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Kameo: Elements Of Power (X360) Review

Kameo: Elements of Power, developed by Rare Studios, is Microsoft’s “family oriented” offering for the Xbox 360 launch. And at first glance, Kameo appears to be your standard sugar-coated, kid-friendly platformer, but a good helping of gratuitous animated violence (Rated T for Teens) and a relatively complex and always-changing control scheme make this an engaging game for experienced gamers with more discerning tastes.


  When the game starts, you are immediately thrust into the action and given control of three of the Elemental Warriors. The music and setting of this opening scene gives you an immediate sense of the grand scale of the adventure on which you are about to embark. Quick pauses with on-screen text act as sort of an impromptu tutorial that not only explains how each warrior controls, but also gives you some insight into how their abilities can be used to get past specific obstacles. I found this “trial by fire” method of explaining the game’s mechanics much more enjoyable than your run of the mill training mission (although you will run into a mini-training session later on).

  The 15-20 minute (if you take your time) opening action sequence is followed by cut scenes containing narrative that finally clues you in to the “who, what, where, and why” of the story. This method of story telling, dropping the audience into a world without any real knowledge of what lays before them, is pretty unique as far as video games go and I’d like to see it used more, where appropriate of course. That’s not to say that this was done perfectly in Kameo. Immediately after watching the cutscenes, I pretty much knew everything that I was going to be doing for the rest of the game. I would have liked to see the story pieced together a little more deliberately, which perhaps would have allowed for more surprises along the way.

  Kameo is tasked with freeing her ancestors who are being held captive by her jealous sister Kalus. Kalus’ rage stems from her mother’s decision to have Kameo succeed her as queen of the Enchanted Forest, and she’s decided to exact revenge against her family. But she’s not going it alone; she’s recruited Thorn, the evil king of the trolls. In order to succeed in her mission, Kameo will need to use her powers of transformation magic, which allow her to morph into one of the aforementioned Elemental Warriors. Only one problem… the warriors are scattered all across the kingdom and a vital part of her quest will be to retrieve them.

  Make no mistake, though the game may carry Kameo’s name in the title, the real stars of the show are her warriors. Ten in all, each is unique, with their own strengths and weaknesses. For example, Major Ruin and Rubble, both rock-based warriors, are virtually impervious to fire, but very susceptible to explosions. A warrior’s elemental make-up not only determines the effectiveness of their defenses, it will also play a big part in how you plan your attacks. Ash, the fire breathing dragon, is most effective against ice-based enemies, but powerless against water-based enemies. Not all situations are this cut and dry and some situations will require a bit of experimentation, which is good thing.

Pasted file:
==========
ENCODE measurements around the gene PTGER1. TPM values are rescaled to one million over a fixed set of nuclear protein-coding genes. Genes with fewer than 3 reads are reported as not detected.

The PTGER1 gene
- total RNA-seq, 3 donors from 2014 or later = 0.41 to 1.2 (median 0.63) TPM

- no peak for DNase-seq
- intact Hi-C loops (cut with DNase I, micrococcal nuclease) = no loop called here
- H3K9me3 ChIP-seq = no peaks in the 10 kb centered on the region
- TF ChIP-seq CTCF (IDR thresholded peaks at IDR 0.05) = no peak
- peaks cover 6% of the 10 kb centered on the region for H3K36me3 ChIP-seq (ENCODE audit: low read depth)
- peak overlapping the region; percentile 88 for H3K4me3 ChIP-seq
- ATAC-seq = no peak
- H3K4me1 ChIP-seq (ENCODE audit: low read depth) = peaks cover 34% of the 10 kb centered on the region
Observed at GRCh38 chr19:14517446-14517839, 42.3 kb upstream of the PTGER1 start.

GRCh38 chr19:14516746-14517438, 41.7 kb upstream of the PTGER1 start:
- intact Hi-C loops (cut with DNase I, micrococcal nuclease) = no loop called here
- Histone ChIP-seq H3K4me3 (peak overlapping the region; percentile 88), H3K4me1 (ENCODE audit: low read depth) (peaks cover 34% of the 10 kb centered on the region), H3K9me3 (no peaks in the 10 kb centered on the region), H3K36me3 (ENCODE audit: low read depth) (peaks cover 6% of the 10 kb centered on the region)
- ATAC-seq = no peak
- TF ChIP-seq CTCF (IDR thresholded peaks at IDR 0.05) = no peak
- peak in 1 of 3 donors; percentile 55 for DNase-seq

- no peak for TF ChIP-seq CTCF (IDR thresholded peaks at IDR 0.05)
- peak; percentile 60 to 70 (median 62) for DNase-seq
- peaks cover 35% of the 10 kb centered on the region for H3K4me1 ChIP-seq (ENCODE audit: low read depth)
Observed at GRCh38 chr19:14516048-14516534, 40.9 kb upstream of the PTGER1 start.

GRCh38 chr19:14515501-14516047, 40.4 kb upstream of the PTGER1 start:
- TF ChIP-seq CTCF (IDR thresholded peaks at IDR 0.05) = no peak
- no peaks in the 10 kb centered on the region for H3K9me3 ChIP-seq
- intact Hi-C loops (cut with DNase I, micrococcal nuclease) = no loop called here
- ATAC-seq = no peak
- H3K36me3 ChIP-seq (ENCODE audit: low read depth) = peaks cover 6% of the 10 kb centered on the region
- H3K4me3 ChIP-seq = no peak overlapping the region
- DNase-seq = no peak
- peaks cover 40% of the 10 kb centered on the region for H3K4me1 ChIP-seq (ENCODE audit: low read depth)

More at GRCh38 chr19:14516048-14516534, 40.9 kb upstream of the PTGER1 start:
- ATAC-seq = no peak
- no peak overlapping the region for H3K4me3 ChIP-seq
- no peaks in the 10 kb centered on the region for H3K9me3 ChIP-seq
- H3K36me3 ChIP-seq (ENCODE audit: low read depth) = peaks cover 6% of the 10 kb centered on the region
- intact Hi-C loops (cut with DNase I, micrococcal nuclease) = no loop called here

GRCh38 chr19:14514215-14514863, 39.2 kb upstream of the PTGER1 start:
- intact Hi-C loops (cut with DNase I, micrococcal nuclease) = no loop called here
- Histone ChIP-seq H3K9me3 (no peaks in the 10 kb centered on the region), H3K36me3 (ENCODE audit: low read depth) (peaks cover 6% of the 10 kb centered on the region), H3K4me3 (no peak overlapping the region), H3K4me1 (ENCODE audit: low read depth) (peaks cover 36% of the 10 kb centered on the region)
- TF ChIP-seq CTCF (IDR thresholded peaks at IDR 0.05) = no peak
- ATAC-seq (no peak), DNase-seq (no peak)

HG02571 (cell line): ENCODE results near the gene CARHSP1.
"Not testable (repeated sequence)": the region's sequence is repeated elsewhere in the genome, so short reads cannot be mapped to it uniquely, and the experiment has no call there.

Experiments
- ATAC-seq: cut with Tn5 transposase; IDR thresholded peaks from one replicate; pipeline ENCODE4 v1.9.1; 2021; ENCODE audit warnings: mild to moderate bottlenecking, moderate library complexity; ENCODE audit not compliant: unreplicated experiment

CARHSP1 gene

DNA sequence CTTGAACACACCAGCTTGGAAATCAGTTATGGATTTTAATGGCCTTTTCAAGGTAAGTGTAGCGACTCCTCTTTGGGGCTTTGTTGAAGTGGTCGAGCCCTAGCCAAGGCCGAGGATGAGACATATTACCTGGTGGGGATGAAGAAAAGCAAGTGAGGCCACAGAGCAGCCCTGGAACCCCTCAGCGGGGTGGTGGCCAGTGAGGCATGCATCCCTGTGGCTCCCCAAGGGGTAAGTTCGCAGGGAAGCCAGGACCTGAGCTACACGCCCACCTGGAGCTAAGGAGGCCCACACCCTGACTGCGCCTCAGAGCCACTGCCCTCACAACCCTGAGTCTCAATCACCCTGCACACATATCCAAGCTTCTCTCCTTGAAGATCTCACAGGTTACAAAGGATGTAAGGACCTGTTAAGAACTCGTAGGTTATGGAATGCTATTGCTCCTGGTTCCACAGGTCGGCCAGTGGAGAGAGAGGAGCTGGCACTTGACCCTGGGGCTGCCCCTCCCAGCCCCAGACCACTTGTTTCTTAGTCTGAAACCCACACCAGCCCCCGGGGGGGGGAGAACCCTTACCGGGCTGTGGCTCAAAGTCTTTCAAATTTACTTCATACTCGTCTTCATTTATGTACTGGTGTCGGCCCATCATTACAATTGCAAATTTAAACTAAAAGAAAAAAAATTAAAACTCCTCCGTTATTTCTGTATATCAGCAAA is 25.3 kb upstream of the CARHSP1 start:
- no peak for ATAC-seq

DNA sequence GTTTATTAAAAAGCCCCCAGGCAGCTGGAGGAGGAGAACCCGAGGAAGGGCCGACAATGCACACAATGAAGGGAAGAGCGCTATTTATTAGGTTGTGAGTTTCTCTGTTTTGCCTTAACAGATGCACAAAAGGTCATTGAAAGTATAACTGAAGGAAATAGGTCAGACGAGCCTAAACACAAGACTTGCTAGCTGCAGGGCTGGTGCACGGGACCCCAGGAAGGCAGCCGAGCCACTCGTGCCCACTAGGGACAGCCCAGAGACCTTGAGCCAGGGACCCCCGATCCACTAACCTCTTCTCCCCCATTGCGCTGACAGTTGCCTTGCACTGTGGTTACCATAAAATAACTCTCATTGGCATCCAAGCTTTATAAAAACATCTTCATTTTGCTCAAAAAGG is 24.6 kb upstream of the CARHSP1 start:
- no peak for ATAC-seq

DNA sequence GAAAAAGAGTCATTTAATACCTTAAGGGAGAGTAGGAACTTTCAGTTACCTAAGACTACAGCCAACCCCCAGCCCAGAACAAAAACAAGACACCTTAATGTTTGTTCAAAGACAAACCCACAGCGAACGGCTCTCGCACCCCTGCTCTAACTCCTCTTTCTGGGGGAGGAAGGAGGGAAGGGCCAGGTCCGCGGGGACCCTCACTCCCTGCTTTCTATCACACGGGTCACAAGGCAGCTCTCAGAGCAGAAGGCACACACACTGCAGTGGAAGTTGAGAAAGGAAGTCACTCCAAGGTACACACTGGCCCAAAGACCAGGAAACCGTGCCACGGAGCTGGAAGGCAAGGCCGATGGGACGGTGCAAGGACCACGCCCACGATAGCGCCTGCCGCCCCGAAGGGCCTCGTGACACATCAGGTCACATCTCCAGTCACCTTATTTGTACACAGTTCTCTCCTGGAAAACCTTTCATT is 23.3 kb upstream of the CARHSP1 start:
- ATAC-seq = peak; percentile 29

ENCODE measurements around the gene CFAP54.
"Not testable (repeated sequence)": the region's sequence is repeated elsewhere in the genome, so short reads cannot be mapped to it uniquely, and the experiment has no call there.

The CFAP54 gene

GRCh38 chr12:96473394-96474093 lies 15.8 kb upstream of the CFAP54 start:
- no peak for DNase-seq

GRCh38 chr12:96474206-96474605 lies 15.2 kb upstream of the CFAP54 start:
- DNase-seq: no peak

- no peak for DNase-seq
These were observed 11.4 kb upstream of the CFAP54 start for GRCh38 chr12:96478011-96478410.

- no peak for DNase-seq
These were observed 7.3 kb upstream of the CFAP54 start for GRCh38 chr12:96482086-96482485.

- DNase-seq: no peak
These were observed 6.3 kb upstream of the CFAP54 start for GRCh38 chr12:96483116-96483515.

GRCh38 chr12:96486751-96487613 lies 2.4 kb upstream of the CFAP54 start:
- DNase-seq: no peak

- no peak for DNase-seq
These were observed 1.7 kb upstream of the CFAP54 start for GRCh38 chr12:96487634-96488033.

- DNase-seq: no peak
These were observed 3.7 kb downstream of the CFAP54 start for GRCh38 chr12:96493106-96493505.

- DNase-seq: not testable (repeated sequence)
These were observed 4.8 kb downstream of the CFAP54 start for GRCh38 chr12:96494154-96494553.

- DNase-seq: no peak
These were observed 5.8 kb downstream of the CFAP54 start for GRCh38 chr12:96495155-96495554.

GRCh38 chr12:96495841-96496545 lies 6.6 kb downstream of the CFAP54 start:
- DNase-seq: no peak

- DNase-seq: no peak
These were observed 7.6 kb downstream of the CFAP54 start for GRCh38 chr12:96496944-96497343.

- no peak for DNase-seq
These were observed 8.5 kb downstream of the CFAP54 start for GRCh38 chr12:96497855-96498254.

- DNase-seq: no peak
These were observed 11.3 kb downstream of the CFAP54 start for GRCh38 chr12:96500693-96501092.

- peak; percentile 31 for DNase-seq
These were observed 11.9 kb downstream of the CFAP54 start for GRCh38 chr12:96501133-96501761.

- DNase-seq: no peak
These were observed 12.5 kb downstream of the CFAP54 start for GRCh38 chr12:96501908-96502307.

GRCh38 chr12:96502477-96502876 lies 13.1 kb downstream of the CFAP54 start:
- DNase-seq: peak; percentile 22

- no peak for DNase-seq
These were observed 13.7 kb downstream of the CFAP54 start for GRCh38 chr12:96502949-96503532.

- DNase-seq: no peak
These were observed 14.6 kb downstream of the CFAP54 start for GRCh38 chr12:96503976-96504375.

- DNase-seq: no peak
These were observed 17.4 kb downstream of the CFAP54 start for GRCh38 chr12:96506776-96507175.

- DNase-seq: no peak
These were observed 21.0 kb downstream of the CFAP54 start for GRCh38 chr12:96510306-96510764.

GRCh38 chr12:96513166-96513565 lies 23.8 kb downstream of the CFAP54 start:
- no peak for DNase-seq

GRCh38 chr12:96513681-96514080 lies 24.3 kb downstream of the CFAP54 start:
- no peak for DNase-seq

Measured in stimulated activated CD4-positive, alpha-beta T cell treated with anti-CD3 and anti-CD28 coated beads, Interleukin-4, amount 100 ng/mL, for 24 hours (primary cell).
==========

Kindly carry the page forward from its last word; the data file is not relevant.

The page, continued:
Movement is handled with the left-analog stick, while the right is used for controlling the camera. This is standard for pretty much every warrior except Deep Blue, a water-based character who controls differently in underwater environments, and when I say different, I mean different in a bad way. This portion of the game was easily the most frustrating, but not because it was terribly difficult. The controls were so “wonky” that I was still struggling with them by the time I finished the stage. In fact, the overall difficulty of this part of the game seemed to have been “dumbed down” with easier to kill enemies, and less of them…almost as if Rare knew they’d dropped the ball with the controls and didn’t want to frustrate gamers any longer than necessary. Not to dwell on the game’s low point, every other warrior in the game handles very nicely.

  Attacks are performed through a very intuitive system, which utilizes only the left and right triggers. This is amazing considering each warrior can perform five or six different moves. Not all moves are attacks. Some are designed solely for traversing difficult terrain and negotiating obstacles. Each warrior “comes standard” with three or four abilities with the option of upgrading these abilities as you progress through the game. Abilities are upgraded by retrieving Elemental Fruit, which can be found throughout the game world…sometimes easily, sometimes not so easily. Elemental fruit can also be purchased in shops, and/or earned by completing side-quests that are “hinted at” by NPCs throughout the game.